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# Templated Pages

Templated pages allow you to use a single markdown file as a template for many pages with different data. For example:

1. customers/[customer].md -> One page per customer
2. countries/[country]/index.md -> One page per country
3. weekly-reports/week-[week_num].md -> One page per time period
4. categories/[category]/[product].md -> One page per product nested in its category

In example 1 above, www.example.com/customers/acme would display information for Acme, while www.example.com/customers/contoso would display information for Contoso.

## Declaring a templated page​

A templated page is created by adding square brackets round a file name [parameter_name].md or folder name [parameter_name]. The following are equivalent:

• pages/customers/[customer].md
• pages/customers/[customer]/index.md

The file name in the square brackets becomes a parameter you can reference in the page, with the parameter value as text that replaces the parameter name in the URL. In the above example, you could create a file that looks like this.

pages/
-- customers/
-- [customer].md

The contents of [customer].md would be displayed if you navigate to www.yoursite.com/customers/acme or www.yoursite.com/customers/contoso.

## Using page parameters​

The parameter passed in the URL can be used to filter for a value in a query result (e.g. a specific customer). This parameter can then be referenced in the page, for example to filter queries and present only data relevant to the parameter value.

A parameter on the page [customer].md is accessed through the variable:

{$page.params.customer} You can apply a filter to a query result by appending this code to the query name. This is a standard JavaScript method for filtering data. Filter method .filter(d => d.customer_name ===$page.params.customer)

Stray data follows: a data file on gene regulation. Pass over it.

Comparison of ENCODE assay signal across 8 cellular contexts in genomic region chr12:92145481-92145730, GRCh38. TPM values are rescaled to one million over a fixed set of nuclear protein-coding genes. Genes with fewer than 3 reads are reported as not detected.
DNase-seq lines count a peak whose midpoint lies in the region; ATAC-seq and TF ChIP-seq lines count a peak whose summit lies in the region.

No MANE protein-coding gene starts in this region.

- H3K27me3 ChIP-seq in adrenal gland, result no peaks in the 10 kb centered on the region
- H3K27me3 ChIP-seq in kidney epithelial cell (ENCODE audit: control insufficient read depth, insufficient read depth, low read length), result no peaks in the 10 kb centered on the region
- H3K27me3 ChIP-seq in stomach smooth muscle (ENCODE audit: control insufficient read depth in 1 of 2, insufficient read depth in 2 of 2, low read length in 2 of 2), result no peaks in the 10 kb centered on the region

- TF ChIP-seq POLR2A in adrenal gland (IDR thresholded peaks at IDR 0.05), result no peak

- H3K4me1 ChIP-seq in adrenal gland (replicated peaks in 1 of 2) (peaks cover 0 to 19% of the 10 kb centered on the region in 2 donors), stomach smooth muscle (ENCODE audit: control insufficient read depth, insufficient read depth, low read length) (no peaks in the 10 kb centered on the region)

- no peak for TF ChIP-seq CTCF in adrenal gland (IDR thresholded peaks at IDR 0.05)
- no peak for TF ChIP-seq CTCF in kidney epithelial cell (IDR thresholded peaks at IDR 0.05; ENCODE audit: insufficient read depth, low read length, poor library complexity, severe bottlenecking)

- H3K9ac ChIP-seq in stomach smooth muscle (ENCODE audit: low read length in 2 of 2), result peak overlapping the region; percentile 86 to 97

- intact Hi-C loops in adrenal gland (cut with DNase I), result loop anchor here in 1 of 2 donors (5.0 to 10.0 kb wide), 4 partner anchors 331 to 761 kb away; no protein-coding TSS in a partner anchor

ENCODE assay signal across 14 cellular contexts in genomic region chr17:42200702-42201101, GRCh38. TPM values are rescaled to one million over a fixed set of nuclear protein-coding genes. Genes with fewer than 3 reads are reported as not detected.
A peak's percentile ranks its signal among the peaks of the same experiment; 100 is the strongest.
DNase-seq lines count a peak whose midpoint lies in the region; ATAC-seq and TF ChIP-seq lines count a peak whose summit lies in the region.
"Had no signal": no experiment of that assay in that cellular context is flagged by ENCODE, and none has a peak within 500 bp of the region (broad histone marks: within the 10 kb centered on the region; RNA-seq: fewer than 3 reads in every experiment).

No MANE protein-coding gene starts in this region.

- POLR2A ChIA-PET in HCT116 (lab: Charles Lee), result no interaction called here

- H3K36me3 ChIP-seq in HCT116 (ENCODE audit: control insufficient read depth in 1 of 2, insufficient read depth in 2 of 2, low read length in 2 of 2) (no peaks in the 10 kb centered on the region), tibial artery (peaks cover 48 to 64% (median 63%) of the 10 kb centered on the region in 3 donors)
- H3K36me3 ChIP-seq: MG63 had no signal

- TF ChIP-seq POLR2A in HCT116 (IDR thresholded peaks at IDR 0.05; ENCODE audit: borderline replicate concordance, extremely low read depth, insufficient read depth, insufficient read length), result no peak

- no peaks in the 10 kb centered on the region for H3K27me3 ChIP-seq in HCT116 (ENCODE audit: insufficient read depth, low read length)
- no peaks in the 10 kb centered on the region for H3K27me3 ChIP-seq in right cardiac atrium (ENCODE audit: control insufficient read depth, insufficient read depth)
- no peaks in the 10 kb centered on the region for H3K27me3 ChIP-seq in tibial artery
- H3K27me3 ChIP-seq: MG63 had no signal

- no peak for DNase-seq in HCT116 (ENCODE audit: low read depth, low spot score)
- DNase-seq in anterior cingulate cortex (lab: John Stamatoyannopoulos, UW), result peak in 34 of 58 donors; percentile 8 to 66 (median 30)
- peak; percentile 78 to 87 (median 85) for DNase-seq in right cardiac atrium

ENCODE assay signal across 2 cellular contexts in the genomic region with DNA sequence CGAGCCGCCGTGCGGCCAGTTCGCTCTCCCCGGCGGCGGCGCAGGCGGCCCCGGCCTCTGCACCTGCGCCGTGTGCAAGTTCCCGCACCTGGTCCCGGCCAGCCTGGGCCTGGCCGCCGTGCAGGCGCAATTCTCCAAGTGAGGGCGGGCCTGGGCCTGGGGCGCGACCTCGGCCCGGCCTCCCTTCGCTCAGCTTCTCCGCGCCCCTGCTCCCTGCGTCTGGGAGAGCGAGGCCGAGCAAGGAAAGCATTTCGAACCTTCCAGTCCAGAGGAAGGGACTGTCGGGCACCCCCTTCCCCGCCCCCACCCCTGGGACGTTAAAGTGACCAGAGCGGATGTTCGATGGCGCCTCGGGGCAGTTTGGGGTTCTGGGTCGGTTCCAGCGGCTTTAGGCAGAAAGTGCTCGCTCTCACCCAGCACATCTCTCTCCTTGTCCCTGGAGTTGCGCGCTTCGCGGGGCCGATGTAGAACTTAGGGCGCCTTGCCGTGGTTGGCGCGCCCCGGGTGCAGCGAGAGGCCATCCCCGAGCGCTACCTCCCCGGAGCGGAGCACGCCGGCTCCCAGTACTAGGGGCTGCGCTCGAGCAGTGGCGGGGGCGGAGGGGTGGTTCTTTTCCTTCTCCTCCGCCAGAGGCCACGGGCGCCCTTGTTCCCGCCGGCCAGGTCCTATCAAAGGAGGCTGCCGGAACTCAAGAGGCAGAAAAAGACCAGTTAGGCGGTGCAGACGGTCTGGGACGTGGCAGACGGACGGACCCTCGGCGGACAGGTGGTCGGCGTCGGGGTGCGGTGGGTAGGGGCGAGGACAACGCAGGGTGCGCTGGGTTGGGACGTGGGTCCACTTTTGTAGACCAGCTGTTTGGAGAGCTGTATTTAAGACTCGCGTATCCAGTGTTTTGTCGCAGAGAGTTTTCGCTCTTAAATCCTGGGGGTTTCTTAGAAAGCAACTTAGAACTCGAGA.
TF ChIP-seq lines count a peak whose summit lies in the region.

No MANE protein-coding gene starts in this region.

This means that the code will look in the query result d and include only those rows where the customer_name is equal to the page's parameter variable.

Adding this to a <Value/> component:

<Value
data={customers.filter(d => d.customer_name === $page.params.customer)} column=sales_usd /> tip If filtering lots of components, you can create a new object containing the filtered data and use that instead. <script> let filtered_customers = customers.filter(d => d.customer_name ===$page.params.customer)
</script>

<Value
data={filtered_customers}
column=sales_usd
/>

## Populating templated pages​

So far, we've created the template for a set of pages, but haven't specified what specific pages to create, or to put it another way, what values we want the parameter to take.

For a page to exist, there must be links to it somewhere in your project.

Whilst you could add markdown style links for each parameter value, it is easier to programmatically generate them. Two easy options are:

Create a link per row in the SQL query and pass it to the <DataTable/>.

customers
select
customer_name,
'customers/' || customer_name as customer_link,
sum(sales) as sales_usd
from orders
group by 1


<DataTable
data={customers}
link=customer_link
/>

### 2. With an {#each} loop​

customers
select
customer_name,
sum(sales) as sales_usd
from orders
group by 1


{#each customers as customer}

- [{customer.customer_name}](/customers/{customer.customer_name})

{/each}

## Nesting templated pages​

Creating folders with parameters can be useful when nesting inside templated pages:

pages/
-- customers/
-- [customer]/
|-- index.md
`-- [branch].md

Now index.md would be rendered if you navigate to www.example.com/customers/acme, and [branch].md would be rendered if you navigate to www.example.com/customers/acme/south.